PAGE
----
HIV/AIDS mortality differential across provinces in Kenya and through time
Adari, Johnson Samuel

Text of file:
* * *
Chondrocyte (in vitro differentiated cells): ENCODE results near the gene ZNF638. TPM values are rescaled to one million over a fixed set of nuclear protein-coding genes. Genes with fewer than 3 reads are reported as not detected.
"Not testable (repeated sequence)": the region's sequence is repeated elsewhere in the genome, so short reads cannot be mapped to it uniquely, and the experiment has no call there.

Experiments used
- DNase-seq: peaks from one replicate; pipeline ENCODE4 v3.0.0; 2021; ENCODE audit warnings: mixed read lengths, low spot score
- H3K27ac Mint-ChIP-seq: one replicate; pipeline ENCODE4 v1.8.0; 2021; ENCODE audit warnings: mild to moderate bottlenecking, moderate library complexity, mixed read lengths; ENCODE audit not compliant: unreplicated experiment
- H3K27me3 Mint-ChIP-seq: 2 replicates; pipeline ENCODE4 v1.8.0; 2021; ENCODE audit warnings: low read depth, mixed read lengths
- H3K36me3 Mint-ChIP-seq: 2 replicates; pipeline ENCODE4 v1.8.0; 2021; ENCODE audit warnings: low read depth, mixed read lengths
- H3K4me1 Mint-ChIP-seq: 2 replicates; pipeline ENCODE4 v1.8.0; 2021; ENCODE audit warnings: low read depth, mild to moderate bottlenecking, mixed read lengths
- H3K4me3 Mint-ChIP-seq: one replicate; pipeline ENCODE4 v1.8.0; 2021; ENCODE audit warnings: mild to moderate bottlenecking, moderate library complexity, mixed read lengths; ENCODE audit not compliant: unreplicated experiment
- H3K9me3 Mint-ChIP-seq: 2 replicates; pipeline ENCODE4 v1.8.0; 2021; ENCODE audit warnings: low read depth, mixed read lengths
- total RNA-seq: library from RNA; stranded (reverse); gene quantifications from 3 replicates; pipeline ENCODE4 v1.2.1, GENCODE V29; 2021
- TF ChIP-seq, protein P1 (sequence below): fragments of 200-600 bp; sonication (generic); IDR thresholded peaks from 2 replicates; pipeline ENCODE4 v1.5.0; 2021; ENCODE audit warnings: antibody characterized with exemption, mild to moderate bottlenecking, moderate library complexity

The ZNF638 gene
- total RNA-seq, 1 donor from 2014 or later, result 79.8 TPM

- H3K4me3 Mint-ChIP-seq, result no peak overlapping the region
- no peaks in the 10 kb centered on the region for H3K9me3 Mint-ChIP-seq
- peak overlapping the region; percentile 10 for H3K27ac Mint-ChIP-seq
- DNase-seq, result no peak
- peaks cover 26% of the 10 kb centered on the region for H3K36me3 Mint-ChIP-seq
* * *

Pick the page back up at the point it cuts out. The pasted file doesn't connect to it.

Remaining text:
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This study examined the relationship between socio-economic factors and AIDS mortality rate in the eight provinces of Kenya between 1995 and 2002. The fundamental difference between this study and the previous ones was its focus on AIDS-related deaths instead of HIV/AIDS prevalence rates. The greatest challenge in this exercise was finding region-specific data about Kenya since data banks managed by global organizations like World Bank and United Nation are aggregated at national level. AIDS mortality records are also poorly kept and in some cases unavailable and/or unreliable. The nature of the available data necessitated the use of panel data analysis. From the reviewed literature, the use of Ordinary Least Squares (OLS) procedure in analyzing longitudinal data encounters several problems. Therefore, in this study, fixed effects model was estimated to cater for time-invariant factors and the resulting coefficients were compared to the OLS estimates. The findings of this exercise support the notion that AIDS mortality rate is higher in poverty stricken regions. The negative association between AIDS mortality rate and urban HIV prevalence, government spending on health care and per capita GDP became eminent. Rural HIV prevalence was found to correlate positively with AIDS-related death. Female literacy rate remained indeterminate since OLS predicted a negative relationship and fixed effects model estimated a positive coefficient. OLS estimator shows that an increase in female education lowers AIDS mortality rate since more educated women provide better care to the infected individuals. According to fixed effects, an increase in female education promotes AIDS-related deaths. This is true since educated women find professional jobs and therefore get withdrawn from offering home care to the patients. The study concluded that there are factors that extend the lives of people living with HIV/AIDS in urban areas and those attributes are lacking in rural areas. Also, HIV infected people in urban areas return to their mral homes for support and care from family. Efforts to fight HIV/AIDS should be incorporated into the poverty alleviation programs. And the government should formulate and implement policies that will increase capital stock in the country.
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